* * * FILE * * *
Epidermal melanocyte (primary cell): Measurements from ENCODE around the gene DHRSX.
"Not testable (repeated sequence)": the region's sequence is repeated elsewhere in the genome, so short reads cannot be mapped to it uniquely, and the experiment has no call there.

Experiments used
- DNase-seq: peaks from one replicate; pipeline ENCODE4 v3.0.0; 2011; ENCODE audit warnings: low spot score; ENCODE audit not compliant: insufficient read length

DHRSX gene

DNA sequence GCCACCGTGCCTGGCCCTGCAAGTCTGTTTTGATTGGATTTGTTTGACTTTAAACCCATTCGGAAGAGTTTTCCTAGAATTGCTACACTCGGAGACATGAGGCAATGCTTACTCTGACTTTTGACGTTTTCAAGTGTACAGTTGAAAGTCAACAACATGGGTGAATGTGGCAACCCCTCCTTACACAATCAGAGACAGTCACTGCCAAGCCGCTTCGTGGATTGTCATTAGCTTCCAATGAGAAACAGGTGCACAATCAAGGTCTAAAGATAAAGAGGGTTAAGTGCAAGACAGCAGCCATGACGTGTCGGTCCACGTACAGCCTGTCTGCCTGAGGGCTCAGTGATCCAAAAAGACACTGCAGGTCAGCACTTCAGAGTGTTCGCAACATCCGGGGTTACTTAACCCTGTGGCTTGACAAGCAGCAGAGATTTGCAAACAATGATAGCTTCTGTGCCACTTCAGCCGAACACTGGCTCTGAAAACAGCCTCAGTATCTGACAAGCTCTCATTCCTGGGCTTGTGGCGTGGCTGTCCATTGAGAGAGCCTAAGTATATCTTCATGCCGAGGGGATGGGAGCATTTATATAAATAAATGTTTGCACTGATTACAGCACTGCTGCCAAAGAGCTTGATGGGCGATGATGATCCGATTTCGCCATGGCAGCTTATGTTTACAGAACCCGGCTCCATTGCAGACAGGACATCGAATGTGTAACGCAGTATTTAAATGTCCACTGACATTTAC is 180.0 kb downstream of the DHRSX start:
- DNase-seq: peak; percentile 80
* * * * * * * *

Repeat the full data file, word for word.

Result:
Epidermal melanocyte (primary cell): Measurements from ENCODE around the gene DHRSX.
"Not testable (repeated sequence)": the region's sequence is repeated elsewhere in the genome, so short reads cannot be mapped to it uniquely, and the experiment has no call there.

Experiments used
- DNase-seq: peaks from one replicate; pipeline ENCODE4 v3.0.0; 2011; ENCODE audit warnings: low spot score; ENCODE audit not compliant: insufficient read length

DHRSX gene

DNA sequence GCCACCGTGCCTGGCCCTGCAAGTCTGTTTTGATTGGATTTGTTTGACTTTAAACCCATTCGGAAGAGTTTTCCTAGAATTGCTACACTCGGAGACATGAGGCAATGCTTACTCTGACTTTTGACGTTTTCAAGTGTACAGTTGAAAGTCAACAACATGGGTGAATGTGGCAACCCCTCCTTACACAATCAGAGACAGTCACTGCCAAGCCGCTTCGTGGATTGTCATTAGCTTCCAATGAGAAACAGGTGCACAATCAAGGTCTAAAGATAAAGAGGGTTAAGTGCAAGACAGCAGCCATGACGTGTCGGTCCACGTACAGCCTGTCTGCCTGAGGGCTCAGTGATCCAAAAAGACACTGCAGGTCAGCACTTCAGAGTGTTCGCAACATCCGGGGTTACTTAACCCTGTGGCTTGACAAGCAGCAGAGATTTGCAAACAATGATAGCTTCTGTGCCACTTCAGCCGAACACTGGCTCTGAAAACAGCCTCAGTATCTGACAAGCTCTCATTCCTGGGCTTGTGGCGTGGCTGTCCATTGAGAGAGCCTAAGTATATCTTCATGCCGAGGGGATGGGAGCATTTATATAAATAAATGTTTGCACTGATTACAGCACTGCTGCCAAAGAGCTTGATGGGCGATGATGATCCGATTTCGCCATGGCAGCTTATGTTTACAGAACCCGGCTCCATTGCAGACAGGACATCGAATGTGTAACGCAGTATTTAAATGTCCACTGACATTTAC is 180.0 kb downstream of the DHRSX start:
- DNase-seq: peak; percentile 80